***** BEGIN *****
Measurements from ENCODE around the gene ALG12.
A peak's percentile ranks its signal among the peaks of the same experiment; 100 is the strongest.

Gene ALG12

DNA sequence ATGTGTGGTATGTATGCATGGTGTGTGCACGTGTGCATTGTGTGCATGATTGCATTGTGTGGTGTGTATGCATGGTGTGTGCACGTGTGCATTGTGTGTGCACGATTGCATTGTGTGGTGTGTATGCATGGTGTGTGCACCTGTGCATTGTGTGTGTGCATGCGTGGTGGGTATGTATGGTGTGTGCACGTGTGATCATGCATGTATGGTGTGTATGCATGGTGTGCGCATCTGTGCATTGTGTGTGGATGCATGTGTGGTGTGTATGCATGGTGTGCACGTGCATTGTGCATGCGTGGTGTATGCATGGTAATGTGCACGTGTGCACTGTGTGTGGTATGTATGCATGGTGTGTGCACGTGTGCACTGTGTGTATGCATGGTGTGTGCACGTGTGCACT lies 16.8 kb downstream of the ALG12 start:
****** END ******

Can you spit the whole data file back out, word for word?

Measurements from ENCODE around the gene ALG12.
A peak's percentile ranks its signal among the peaks of the same experiment; 100 is the strongest.

Gene ALG12

DNA sequence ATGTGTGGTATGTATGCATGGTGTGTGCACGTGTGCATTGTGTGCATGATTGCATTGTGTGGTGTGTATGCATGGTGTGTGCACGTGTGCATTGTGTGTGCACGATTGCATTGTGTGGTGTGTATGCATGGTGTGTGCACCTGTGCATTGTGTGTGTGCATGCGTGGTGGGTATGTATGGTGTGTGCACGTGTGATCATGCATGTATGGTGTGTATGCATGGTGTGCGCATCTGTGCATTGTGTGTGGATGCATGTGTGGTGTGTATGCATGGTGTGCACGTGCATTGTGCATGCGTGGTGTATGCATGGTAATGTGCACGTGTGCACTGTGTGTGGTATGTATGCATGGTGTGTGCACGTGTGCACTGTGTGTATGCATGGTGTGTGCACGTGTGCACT lies 16.8 kb downstream of the ALG12 start: